Serious Complications following Tonsillectomy: How Frequent Are They Really?Windfuhr J.P.
Department of Otorhinolaryngology, Plastic Head and Neck Surgery, Kliniken Maria Hilf, Mönchengladbach, Germany
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Introduction: Quality assurance in health care involves the evaluation of outcomes, cost-benefit ratios, and access to the delivery system. This literature review was undertaken to clarify the incidence of serious posttonsillectomy complications to better understand the outcome component of quality assurance. Material and Methods: A Medline review was undertaken using the key word ‘tonsillectomy' AND each of the following: ‘serious', ‘complications' and ‘review'; ‘meta-analysis', ‘Cochrane'; ‘life-threatening', ‘death' and ‘disability'. Results: 454 articles were identified with the following search items in combination with ‘tonsillectomy': ‘serious' (154), ‘complications', ‘review' (24), ‘meta-analysis' (38), ‘Cochrane' (43), ‘life-threatening' (87), ‘death' (91), ‘disability' (17). Sixty-seven articles described a complication rate and were therefore eligible for review: 22 case reports, 9 case series, 2 questionnaires and 33 studies with a more or less precise complication rate were obtainable. Most articles (n = 30) reported the rate of posttonsillectomy hemorrhage with a considerable range. Fifteen articles reported the incidence of death, which ranged from 1:7,132 to 1:170,000 and almost always resulted from excessive hemorrhage. All other complications were mentioned in case reports. Conclusion: The most common postoperative complication of tonsillectomy is bleeding. However, the incidence varies considerably across studies depending on the study design, follow-up and definition of postoperative bleeding. Other serious adverse events, such as neurological disabilities, emphysema (with or without pneumomediastinum), or vascular problems outside the neck are infrequent.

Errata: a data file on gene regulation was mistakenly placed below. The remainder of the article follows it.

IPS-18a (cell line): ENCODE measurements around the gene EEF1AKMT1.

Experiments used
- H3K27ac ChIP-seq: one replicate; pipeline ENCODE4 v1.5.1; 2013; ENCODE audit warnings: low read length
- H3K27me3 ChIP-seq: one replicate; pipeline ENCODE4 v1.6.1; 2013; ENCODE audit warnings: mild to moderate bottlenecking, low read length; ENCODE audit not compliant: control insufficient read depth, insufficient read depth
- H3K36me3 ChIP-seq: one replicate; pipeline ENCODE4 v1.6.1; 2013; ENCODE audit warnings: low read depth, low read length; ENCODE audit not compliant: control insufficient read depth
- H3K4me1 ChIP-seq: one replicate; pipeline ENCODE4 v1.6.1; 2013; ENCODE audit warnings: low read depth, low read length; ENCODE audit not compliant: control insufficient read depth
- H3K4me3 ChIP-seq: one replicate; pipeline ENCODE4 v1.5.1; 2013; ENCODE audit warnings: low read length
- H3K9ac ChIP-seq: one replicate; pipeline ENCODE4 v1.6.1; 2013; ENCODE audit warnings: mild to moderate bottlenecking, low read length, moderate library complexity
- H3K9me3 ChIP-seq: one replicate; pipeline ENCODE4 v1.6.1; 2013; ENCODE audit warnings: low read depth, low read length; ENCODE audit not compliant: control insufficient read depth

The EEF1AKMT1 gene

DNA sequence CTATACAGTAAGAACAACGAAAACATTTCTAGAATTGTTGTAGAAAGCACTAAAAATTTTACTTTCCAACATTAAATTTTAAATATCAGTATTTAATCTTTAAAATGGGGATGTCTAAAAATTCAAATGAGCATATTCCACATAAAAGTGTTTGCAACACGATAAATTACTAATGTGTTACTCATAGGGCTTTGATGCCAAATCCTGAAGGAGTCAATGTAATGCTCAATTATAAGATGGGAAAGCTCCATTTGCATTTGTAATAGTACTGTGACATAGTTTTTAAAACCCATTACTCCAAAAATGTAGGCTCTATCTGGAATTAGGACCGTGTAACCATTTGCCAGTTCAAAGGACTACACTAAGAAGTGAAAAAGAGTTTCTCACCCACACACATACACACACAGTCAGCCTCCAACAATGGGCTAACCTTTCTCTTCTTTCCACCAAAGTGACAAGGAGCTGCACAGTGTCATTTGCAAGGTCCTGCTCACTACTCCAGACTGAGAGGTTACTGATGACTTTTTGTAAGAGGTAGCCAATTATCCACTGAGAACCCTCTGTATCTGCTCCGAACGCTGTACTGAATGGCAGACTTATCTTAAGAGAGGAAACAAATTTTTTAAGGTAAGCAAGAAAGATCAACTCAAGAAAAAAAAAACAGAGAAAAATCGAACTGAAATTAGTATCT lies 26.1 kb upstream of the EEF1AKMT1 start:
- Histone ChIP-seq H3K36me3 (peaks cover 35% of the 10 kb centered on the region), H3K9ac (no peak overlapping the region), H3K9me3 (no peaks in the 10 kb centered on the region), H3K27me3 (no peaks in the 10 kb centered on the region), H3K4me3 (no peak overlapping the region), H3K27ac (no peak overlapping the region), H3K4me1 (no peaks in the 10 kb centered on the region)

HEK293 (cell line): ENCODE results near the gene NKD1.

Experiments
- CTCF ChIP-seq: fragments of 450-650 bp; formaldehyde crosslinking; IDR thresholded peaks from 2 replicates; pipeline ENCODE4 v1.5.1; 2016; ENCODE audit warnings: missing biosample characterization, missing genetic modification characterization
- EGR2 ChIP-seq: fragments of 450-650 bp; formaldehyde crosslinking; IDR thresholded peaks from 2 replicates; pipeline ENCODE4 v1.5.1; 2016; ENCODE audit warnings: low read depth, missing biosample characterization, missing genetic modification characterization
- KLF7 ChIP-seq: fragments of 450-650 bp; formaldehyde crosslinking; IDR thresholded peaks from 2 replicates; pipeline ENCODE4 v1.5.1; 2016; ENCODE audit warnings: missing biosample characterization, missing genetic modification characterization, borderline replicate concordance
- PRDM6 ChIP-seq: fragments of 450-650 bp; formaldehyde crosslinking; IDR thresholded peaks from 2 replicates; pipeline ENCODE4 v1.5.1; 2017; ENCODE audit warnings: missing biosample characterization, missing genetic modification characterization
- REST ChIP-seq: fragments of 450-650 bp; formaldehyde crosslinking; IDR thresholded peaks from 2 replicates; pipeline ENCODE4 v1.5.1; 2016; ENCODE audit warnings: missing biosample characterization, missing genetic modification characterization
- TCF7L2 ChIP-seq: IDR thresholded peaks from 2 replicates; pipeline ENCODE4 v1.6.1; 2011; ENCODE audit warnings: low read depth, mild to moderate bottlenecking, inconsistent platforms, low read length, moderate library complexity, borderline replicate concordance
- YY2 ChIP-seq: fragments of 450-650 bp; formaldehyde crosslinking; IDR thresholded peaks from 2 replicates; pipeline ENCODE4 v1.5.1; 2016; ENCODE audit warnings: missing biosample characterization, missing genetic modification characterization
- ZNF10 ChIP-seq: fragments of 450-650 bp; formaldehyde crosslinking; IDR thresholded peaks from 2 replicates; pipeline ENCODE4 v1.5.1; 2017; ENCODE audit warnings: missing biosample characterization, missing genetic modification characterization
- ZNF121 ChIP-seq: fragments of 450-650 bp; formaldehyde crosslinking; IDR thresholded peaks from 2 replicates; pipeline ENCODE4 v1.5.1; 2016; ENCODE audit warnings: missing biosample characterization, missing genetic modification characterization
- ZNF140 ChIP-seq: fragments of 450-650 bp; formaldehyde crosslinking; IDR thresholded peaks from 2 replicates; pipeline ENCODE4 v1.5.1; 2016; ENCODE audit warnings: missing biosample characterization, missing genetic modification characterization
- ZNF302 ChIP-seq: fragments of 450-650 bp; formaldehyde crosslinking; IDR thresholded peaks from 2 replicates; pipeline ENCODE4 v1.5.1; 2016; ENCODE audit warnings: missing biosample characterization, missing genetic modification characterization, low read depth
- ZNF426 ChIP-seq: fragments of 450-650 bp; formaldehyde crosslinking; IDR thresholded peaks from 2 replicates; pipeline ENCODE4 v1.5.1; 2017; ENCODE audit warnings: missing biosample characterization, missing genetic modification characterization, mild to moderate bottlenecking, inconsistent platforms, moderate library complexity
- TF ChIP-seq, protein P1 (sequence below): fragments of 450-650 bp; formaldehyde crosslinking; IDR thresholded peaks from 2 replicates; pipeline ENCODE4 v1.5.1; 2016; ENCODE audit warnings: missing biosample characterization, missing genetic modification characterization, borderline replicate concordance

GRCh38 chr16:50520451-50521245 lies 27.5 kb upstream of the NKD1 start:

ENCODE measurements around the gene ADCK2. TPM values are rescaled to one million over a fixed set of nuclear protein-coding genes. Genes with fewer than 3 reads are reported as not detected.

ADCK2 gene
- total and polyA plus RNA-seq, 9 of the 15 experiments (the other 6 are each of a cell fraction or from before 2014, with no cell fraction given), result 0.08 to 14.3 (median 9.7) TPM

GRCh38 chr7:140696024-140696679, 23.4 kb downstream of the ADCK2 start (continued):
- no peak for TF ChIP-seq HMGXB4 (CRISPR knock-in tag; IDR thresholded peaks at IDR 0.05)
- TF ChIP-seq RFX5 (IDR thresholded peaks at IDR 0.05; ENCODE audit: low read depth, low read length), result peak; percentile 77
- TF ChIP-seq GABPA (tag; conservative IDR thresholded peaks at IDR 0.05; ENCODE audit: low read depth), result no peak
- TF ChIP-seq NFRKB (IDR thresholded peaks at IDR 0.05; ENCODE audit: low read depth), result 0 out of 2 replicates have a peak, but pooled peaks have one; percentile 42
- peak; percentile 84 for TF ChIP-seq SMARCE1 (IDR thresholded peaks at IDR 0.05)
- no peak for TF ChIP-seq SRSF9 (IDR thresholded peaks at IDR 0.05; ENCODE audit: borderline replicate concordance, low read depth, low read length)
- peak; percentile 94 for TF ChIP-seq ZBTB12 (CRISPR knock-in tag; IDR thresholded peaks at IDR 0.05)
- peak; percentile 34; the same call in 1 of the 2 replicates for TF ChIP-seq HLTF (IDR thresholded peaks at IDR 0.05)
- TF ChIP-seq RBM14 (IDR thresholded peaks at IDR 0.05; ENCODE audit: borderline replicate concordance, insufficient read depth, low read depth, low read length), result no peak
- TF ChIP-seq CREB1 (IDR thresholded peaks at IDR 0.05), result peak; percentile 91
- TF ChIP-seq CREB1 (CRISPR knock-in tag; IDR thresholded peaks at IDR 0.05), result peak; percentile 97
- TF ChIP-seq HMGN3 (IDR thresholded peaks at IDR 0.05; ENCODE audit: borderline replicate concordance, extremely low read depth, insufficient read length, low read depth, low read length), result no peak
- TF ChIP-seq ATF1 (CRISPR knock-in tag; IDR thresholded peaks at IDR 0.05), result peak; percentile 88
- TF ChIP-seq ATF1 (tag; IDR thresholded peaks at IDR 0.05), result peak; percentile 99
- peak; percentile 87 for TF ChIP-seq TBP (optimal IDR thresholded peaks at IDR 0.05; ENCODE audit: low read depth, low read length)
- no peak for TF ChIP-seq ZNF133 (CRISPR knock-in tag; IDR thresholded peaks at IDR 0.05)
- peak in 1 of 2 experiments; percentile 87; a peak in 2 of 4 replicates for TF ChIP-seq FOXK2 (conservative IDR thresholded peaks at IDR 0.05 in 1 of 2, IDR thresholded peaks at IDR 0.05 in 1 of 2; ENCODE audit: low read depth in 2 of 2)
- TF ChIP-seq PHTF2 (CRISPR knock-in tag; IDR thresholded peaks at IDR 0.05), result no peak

© 2013 S. Karger AG, Basel
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